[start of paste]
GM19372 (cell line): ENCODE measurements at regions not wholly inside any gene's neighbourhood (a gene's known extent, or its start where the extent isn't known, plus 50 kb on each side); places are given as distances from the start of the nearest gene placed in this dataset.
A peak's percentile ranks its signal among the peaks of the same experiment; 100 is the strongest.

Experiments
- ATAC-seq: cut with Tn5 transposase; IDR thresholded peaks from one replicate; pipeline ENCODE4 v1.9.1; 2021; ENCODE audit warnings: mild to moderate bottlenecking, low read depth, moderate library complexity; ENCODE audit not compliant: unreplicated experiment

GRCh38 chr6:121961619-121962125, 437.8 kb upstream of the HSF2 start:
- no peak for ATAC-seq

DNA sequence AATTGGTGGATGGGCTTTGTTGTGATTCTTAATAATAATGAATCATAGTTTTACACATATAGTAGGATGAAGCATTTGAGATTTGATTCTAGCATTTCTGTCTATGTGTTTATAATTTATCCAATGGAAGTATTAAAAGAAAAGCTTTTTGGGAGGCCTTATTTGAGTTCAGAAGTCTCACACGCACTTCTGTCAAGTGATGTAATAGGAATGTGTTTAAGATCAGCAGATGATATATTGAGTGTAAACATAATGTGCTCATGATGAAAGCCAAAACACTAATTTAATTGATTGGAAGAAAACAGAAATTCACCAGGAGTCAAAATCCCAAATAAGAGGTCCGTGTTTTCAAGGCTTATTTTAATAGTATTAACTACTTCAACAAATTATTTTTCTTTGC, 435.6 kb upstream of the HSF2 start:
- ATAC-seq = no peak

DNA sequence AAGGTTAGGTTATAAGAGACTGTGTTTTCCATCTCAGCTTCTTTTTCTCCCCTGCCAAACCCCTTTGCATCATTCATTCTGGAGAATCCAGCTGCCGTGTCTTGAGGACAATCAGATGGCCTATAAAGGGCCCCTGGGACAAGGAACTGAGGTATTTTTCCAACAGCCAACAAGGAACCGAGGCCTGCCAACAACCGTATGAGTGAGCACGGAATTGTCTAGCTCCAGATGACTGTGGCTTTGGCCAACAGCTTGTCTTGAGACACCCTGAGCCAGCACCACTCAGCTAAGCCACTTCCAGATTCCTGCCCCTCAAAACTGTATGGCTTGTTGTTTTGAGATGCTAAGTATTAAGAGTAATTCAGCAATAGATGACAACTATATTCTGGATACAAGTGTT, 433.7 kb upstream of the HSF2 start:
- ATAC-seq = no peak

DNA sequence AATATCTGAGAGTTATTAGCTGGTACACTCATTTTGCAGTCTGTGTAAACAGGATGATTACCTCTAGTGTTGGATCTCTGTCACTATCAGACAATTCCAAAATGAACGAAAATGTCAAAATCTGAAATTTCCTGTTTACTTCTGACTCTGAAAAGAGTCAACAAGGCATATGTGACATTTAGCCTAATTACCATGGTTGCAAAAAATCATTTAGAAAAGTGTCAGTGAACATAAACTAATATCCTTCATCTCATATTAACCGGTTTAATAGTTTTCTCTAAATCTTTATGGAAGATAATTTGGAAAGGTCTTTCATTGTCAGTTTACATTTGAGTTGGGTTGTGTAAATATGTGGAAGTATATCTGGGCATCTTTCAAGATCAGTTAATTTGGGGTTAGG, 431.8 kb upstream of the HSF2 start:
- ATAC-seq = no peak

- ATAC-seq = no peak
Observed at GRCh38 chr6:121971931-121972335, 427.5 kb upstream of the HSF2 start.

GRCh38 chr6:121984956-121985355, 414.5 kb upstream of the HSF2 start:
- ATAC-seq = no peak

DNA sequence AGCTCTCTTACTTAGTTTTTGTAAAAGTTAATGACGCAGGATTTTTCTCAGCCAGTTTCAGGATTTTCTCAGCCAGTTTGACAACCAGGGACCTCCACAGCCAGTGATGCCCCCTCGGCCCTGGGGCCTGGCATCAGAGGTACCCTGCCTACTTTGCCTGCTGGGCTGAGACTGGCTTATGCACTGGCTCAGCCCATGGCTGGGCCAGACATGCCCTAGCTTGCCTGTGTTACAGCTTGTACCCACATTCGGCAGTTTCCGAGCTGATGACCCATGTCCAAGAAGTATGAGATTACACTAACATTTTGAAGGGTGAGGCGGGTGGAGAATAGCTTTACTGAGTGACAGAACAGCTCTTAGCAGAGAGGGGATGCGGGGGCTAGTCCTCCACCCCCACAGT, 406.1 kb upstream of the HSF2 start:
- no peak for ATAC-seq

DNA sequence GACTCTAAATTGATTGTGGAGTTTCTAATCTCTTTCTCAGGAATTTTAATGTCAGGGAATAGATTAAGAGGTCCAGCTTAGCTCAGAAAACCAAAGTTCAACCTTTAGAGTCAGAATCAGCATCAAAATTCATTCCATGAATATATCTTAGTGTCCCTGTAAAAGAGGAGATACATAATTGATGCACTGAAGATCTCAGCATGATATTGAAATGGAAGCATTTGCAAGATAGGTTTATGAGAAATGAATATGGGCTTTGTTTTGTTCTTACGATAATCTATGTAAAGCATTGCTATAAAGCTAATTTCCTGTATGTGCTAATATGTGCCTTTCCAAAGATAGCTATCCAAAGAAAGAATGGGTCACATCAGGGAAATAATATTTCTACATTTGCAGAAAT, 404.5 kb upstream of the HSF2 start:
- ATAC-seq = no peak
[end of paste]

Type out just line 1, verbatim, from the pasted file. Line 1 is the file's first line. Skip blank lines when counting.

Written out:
GM19372 (cell line): ENCODE measurements at regions not wholly inside any gene's neighbourhood (a gene's known extent, or its start where the extent isn't known, plus 50 kb on each side); places are given as distances from the start of the nearest gene placed in this dataset.